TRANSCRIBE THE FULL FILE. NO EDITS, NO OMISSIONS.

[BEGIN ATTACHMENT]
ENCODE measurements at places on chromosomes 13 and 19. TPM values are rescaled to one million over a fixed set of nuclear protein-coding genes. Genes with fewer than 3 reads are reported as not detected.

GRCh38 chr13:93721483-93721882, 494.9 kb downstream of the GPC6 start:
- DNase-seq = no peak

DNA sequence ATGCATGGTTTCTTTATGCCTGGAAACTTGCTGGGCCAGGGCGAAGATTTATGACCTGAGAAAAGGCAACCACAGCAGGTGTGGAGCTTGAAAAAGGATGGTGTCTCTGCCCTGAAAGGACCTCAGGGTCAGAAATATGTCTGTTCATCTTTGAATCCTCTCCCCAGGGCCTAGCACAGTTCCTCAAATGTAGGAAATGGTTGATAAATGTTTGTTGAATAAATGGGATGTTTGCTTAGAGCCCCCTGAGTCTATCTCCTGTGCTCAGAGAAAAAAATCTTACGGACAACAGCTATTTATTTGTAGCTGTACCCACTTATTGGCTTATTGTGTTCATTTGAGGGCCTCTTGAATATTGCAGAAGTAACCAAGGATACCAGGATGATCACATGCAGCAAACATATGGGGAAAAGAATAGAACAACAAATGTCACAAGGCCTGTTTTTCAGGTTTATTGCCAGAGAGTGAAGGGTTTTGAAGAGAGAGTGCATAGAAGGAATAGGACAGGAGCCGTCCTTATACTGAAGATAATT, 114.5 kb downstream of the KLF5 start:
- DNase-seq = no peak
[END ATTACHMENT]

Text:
ENCODE measurements at places on chromosomes 13 and 19. TPM values are rescaled to one million over a fixed set of nuclear protein-coding genes. Genes with fewer than 3 reads are reported as not detected.

GRCh38 chr13:93721483-93721882, 494.9 kb downstream of the GPC6 start:
- DNase-seq = no peak

DNA sequence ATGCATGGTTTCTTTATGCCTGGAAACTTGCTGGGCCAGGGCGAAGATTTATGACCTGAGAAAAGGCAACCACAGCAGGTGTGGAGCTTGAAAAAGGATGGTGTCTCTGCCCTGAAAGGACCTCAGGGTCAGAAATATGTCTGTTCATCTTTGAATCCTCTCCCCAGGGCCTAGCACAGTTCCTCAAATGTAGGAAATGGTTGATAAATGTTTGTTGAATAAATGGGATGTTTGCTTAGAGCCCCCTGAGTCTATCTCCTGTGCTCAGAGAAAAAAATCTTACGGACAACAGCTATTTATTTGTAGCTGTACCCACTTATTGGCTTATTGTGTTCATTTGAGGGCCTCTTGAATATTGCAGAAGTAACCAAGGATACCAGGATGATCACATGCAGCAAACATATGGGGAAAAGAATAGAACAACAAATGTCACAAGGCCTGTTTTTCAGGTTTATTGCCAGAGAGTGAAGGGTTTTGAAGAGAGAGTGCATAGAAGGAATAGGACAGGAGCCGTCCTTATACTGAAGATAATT, 114.5 kb downstream of the KLF5 start:
- DNase-seq = no peak